“This league makes you make critical plays from the pocket,” the executive was quoted as saying. “And they’re going to make you do it. Yes, you can do a variety of things. But there will be times when (defenses) will say, ‘No, no, no, you are not leaving the pocket.’ And if you aren’t a guy who can create enough plays from the pocket to keep them honest, you’re in danger.”

What are the two tens on his list? Thick skin, which he believes has a 10-plus value for starting quarterbacks, and clutch performance late in games.

“That’s where you win your championships,” he went on to say. “You can get your team into the playoffs without being a 10. That’s something we’ve seen a lot of quarterbacks do.

“But what if you don’t have that?” You’ll never be able to raise the Lombardi Trophy. You’re not going to make it through the playoffs if you don’t have that.”

Concerning that…

7. Fields has a shaky track record in the fourth quarter.

He has 19 fourth-quarter turnovers in three seasons and 37 starts. His fourth-quarter passer rating is 61.0, including a season low of 52.0 this year.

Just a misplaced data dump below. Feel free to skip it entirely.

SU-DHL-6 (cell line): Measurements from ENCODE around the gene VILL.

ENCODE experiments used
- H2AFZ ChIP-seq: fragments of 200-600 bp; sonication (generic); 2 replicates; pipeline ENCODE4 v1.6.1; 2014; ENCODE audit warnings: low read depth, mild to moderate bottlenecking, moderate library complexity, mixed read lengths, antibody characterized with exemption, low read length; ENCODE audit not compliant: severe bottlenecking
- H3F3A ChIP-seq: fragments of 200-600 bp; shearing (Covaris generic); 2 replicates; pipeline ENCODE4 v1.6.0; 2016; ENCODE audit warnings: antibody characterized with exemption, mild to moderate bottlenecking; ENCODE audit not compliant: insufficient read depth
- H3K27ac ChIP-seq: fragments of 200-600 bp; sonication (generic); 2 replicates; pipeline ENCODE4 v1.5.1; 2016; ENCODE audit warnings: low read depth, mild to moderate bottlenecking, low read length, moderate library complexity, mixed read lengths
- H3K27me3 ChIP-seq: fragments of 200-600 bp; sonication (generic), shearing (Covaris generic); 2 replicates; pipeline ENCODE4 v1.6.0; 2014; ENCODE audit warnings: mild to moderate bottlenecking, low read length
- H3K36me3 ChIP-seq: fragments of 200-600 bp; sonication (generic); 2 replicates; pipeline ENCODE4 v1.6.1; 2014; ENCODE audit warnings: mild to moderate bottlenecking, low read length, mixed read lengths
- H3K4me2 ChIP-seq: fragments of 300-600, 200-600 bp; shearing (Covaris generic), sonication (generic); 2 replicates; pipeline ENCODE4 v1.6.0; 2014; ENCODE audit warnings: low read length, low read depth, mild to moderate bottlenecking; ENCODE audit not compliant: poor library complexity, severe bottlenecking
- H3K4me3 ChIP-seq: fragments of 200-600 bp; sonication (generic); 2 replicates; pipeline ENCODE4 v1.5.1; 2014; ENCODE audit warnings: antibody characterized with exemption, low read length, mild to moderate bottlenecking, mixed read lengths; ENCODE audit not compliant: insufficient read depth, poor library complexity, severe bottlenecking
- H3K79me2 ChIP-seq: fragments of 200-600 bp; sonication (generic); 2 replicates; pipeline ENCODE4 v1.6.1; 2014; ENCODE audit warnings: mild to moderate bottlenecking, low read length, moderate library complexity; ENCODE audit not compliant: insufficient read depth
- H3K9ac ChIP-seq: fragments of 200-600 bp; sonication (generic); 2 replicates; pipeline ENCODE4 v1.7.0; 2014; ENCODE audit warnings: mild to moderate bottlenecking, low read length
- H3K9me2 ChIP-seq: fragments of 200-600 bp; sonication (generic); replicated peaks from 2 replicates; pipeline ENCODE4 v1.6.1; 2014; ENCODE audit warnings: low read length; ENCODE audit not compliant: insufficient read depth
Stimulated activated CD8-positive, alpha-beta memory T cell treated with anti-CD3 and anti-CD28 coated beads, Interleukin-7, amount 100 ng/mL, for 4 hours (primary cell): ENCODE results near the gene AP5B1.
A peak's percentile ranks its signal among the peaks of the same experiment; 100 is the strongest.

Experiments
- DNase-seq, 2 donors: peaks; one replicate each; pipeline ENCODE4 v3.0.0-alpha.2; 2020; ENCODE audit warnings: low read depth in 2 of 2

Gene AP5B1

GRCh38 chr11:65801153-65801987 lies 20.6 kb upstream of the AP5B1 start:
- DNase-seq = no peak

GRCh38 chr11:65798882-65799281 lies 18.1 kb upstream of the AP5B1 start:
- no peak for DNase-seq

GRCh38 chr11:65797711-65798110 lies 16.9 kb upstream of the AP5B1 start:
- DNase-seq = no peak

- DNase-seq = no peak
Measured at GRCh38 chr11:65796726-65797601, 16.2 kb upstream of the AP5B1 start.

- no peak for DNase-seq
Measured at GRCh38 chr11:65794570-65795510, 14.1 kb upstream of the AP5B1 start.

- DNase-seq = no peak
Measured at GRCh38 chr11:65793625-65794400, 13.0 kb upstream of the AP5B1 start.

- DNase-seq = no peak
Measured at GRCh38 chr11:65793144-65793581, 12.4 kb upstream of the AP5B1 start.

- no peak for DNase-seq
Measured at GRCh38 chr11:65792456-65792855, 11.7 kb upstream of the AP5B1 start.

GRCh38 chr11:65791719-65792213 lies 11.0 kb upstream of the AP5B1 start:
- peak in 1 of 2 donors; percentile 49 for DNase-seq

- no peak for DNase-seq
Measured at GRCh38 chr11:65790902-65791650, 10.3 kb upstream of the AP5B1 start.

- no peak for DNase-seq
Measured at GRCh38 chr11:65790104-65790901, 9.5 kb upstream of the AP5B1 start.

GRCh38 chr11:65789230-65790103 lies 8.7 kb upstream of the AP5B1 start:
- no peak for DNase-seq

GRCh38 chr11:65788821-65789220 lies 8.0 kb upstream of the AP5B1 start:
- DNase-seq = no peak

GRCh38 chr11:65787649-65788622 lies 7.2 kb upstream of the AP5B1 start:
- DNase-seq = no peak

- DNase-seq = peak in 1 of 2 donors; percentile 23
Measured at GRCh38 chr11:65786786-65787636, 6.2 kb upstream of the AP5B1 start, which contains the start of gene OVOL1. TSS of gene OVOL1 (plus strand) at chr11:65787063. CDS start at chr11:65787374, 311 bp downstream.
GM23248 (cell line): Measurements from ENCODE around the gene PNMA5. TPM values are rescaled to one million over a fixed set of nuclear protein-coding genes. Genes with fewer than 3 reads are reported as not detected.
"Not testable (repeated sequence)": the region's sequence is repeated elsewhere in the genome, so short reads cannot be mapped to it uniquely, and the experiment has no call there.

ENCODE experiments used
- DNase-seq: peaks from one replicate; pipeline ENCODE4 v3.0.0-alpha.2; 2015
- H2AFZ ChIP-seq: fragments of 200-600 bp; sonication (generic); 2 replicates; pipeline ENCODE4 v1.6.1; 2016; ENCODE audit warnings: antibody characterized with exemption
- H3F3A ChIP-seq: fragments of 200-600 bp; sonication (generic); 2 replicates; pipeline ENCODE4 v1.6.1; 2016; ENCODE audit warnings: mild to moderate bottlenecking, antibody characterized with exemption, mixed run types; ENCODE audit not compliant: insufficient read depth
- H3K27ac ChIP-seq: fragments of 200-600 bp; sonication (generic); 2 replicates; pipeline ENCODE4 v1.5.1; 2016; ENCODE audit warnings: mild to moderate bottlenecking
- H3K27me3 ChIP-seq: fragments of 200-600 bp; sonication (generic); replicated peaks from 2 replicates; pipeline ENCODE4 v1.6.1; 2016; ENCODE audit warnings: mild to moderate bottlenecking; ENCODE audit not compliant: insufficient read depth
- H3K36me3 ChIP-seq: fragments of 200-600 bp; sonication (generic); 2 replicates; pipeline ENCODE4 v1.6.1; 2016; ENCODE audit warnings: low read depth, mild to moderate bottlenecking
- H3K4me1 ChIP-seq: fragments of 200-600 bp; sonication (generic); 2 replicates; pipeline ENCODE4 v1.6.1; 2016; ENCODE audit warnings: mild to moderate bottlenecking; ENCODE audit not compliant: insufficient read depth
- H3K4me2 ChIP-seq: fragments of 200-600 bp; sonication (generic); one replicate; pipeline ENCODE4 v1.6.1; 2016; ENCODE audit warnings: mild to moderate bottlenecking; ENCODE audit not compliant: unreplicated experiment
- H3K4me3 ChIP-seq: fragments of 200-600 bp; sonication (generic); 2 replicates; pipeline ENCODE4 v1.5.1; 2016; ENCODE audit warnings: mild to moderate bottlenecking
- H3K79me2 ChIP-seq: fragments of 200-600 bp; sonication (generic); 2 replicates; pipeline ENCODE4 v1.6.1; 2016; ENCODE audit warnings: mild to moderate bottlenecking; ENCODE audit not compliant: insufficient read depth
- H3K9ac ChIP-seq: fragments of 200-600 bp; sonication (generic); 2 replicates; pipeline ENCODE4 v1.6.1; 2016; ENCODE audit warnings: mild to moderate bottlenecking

Fields had only three touchdowns in the last eight minutes of games in which the Bears possessed the ball with a chance to tie or take the lead: one in each season.

This season, his fourth-quarter passer rating is 36th out of 37 quarterbacks with at least 50 fourth-quarter attempts, trailing only the New England Patriots’ Bailey Zappe (48.3).

This, according to one former coordinator, is a red indicator. The color is bright red.

“It’s damning,” he said. “That tells you he’s just not a good passer, that he’s not processing well.” … Certain things are either in your DNA or they are not. You can certainly improve. Just a tad. But those things are who you are.”

Another NFC offensive assistant said fourth-quarter playmaking is essentially a crystal ball into how a quarterback would fare in the playoffs.

“Because you’re talking about known passing situations,” that’s what he stated. “The track record of a quarterback in that area should tell you a lot.” When you’re in known passing situations, can you drop back, consistently make the right decisions and win the football game throwing the ball?

“We’re in the fourth quarter.” This is the NFL. It’s set up to be close in the fourth. And you’re going to have to throw the ball well to win the games. … That’s what this league is. And it ain’t changing. You’re going to have to win games in two-minute (offense).”

8. So what if the Bears choose to pivot by trading Fields and drafting a quarterback in April?